Over 60 Nonprofit Groups Call On FEMA to Extend the February Deadline for Hurricane Ida Disaster Assistance and AppealsPosted on: February 15, 2023
For Immediate Release, February 15, 2023
Laura Tuggle, email@example.com, 504.913.6617
Over 60 Nonprofit Groups Call On FEMA to Extend the February Deadline for Hurricane Ida Disaster Assistance and Appeals
236,000+ Louisiana households are awaiting FEMA aid decisions as deadline looms
NEW ORLEANS — The Federal Emergency Management Agency’s Individuals and Households Program (IHP) will stop accepting appeals and providing financial assistance for Hurricane Ida on Feb. 28, 2023, despite the fact that, according to FEMA’s own records, there is still no decision on over 236,000 Louisianan household’s applications for assistance.
FEMA has not issued a press release or any public notification of the looming deadline.
In response, over 60 voluntary, faith-based, community, philanthropic and national advocacy organizations have issued letters to President Biden, FEMA Administrator Deanne Criswell, the Louisiana Congressional Delegation and Governor John Bel Edwards, requesting an extension of the deadline to allow disaster-affected households time to submit appeals to FEMA.
“Hurricane Ida was the fifth costliest hurricane in U.S. history, and Louisianans continue to struggle to recover,” said Laura Tuggle, Executive Director of Southeast Louisiana Legal Services. “As nonprofits, we are on the ground, working directly with people in affected communities. We are partners that stand behind FEMA’s equity goals and are uniquely positioned to help identify the invisible roadblocks that Louisianans are experiencing as they try to access assistance. Due to our intimate knowledge of the barriers to recovery, we know nothing will go further to producing equitable outcomes among the people of our state than an extension of the IHP period of assistance and appeals deadline.”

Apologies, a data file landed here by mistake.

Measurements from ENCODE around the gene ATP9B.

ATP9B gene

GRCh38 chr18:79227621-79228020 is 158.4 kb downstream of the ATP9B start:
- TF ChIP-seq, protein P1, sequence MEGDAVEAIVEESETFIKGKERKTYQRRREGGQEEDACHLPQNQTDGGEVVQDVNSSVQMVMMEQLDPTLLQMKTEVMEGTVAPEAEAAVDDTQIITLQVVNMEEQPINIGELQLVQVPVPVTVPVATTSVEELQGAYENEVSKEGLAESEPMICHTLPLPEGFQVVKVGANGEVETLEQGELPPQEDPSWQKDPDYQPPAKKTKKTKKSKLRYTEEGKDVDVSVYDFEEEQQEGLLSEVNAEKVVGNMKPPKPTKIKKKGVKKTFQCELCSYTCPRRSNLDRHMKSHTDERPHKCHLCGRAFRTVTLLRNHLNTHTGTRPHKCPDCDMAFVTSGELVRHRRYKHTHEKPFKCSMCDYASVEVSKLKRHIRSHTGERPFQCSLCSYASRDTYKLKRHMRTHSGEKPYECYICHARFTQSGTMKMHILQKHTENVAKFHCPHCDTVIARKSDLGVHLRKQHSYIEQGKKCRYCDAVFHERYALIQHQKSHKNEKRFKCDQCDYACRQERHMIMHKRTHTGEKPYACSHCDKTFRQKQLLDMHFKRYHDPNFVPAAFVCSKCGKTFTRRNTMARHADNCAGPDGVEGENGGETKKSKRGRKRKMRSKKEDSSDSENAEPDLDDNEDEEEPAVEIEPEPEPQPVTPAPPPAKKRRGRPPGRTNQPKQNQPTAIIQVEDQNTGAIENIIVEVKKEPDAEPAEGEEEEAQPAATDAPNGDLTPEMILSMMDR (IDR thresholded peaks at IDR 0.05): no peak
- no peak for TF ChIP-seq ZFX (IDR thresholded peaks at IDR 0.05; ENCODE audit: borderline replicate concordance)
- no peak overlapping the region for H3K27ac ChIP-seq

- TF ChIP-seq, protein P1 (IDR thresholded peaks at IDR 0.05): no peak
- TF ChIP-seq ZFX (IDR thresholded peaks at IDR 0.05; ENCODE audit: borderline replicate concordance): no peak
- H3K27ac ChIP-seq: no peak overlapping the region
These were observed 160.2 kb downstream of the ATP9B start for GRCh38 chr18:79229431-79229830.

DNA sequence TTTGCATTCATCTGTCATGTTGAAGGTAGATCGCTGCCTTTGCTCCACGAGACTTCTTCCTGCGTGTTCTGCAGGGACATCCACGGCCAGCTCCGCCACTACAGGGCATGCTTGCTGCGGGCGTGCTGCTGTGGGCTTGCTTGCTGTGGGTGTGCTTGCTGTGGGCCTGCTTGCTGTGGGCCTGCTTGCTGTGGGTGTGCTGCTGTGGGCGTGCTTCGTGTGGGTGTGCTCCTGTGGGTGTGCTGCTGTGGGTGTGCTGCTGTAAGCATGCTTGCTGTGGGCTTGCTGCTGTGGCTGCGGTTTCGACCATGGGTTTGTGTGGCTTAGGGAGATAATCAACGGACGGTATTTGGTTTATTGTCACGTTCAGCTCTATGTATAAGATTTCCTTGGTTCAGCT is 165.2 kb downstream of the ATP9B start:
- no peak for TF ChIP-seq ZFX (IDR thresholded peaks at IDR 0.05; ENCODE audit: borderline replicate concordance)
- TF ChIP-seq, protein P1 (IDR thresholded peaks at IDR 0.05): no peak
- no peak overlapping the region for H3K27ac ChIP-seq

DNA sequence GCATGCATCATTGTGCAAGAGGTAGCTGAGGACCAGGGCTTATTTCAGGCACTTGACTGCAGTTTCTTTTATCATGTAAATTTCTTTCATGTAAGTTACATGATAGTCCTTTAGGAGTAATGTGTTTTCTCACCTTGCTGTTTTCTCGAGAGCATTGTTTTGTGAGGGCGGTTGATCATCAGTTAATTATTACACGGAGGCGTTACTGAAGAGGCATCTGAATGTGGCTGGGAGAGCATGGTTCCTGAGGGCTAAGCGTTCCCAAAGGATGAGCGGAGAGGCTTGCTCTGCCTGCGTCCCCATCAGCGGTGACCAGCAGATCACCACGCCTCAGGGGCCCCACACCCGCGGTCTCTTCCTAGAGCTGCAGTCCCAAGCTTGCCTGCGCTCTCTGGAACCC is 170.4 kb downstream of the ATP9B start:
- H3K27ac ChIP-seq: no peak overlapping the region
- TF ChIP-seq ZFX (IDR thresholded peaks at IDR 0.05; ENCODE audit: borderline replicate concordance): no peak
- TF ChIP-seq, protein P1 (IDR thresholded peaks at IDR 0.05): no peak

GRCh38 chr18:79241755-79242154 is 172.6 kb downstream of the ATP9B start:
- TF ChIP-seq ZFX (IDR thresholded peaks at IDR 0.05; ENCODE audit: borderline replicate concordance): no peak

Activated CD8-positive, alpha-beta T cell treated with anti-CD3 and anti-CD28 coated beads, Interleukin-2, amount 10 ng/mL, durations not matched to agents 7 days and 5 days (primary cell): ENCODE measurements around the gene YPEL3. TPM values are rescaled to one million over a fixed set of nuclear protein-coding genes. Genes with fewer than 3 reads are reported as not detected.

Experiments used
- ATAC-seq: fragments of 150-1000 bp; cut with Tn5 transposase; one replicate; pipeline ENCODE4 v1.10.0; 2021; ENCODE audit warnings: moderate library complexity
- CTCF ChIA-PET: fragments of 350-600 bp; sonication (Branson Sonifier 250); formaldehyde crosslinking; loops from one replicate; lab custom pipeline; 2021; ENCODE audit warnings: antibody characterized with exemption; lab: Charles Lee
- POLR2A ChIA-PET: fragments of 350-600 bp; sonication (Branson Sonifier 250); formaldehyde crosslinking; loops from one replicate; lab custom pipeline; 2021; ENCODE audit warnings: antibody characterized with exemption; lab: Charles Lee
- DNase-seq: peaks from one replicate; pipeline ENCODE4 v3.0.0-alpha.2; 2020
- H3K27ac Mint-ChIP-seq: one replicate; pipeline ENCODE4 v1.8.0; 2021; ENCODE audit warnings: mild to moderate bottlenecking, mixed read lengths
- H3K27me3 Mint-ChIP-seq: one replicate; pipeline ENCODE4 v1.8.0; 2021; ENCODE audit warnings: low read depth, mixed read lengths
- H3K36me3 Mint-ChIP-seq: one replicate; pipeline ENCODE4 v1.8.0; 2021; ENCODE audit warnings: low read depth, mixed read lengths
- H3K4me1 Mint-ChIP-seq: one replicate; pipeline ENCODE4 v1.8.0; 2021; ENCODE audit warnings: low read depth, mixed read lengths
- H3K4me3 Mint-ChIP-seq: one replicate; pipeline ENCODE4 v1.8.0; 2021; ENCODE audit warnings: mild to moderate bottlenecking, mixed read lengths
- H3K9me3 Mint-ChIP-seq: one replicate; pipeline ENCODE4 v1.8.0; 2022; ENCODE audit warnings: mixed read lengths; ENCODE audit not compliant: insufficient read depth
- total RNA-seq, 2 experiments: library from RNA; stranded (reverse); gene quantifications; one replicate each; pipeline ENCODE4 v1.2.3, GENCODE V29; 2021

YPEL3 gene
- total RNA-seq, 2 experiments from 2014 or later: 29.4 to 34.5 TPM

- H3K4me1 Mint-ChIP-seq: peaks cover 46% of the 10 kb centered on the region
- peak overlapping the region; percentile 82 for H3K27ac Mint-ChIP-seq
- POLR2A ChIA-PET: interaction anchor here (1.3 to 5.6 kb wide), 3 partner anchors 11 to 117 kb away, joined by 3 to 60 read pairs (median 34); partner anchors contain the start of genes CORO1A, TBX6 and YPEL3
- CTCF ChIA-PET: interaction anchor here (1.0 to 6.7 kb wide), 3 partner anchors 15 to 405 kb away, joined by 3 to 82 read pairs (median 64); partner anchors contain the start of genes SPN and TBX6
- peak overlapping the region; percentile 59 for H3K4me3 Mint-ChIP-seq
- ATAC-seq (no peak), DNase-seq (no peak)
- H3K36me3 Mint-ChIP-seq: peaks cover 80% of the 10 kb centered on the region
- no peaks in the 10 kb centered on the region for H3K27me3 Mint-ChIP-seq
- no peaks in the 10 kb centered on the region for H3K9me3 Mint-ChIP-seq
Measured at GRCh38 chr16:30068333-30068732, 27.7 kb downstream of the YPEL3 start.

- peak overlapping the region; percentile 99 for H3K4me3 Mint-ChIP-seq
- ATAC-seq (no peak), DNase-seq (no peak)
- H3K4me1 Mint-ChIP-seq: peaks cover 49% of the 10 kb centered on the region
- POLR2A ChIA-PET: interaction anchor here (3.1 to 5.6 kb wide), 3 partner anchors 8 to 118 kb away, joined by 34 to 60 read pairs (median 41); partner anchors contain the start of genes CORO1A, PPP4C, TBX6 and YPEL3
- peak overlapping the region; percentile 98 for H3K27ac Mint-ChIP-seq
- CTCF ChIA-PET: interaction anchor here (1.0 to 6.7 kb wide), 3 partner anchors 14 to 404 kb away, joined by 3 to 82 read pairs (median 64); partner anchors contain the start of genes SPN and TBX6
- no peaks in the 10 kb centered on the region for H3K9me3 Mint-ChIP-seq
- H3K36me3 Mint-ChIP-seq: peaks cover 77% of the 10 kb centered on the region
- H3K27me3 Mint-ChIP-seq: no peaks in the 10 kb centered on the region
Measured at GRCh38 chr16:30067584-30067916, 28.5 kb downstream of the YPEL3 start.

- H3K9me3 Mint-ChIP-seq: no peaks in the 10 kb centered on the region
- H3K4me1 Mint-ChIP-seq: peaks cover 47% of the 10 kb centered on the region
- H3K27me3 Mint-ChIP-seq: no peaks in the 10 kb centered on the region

Louisianans have faced significant barriers to applying for assistance since Hurricane Ida for a variety of reasons, including:
- In 2021, Louisiana’s poverty rate was the highest in the nation at 19.65%.
- The remote, rural areas that Hurricane Ida hit have low educational attainment levels.
- FEMA relies heavily on written correspondence, which directly impacts Louisianans’ ability to access disaster assistance in a state with a literacy rate of 84% in 2023.
- Providing the necessary FEMA documentation requires adults to be technology-proficient in areas without broadband access, which prevents rural residents, older adults, people with disabilities, people with limited English proficiency, low-income households and others - from acting in their own best interest.
- Survivors must fax information to National Processing Service Centers or upload it into FEMA’s antiquated NEMIS system, which makes documents illegible due to excessive pixelization. This triggers repeated requests for documents that survivors think they have submitted (which were legible on their end).
- Homeownership documentation was destroyed in the storm or is lacking due to heirship property issues which take time and legal assistance to resolve.
- There is a severe lack of contractors to provide the estimates that are required for homeowners to submit appeals.